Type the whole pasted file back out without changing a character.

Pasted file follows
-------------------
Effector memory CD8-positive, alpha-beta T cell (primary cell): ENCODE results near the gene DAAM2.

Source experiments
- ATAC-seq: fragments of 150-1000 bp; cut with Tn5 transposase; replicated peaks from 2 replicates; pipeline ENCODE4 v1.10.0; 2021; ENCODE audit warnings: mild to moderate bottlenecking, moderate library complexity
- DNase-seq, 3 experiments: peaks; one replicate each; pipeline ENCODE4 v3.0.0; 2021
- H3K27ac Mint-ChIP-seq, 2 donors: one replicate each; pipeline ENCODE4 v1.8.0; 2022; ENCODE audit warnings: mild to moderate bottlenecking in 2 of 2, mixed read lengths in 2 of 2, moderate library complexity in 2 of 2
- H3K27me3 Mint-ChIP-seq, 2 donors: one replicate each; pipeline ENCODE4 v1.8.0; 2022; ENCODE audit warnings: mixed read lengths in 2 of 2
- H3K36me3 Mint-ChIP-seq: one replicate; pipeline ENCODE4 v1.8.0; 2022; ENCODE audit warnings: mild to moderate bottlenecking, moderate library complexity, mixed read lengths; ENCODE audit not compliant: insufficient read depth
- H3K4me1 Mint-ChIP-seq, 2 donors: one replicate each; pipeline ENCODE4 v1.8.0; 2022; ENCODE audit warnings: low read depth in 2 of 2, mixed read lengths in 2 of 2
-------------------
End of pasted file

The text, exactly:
Effector memory CD8-positive, alpha-beta T cell (primary cell): ENCODE results near the gene DAAM2.

Source experiments
- ATAC-seq: fragments of 150-1000 bp; cut with Tn5 transposase; replicated peaks from 2 replicates; pipeline ENCODE4 v1.10.0; 2021; ENCODE audit warnings: mild to moderate bottlenecking, moderate library complexity
- DNase-seq, 3 experiments: peaks; one replicate each; pipeline ENCODE4 v3.0.0; 2021
- H3K27ac Mint-ChIP-seq, 2 donors: one replicate each; pipeline ENCODE4 v1.8.0; 2022; ENCODE audit warnings: mild to moderate bottlenecking in 2 of 2, mixed read lengths in 2 of 2, moderate library complexity in 2 of 2
- H3K27me3 Mint-ChIP-seq, 2 donors: one replicate each; pipeline ENCODE4 v1.8.0; 2022; ENCODE audit warnings: mixed read lengths in 2 of 2
- H3K36me3 Mint-ChIP-seq: one replicate; pipeline ENCODE4 v1.8.0; 2022; ENCODE audit warnings: mild to moderate bottlenecking, moderate library complexity, mixed read lengths; ENCODE audit not compliant: insufficient read depth
- H3K4me1 Mint-ChIP-seq, 2 donors: one replicate each; pipeline ENCODE4 v1.8.0; 2022; ENCODE audit warnings: low read depth in 2 of 2, mixed read lengths in 2 of 2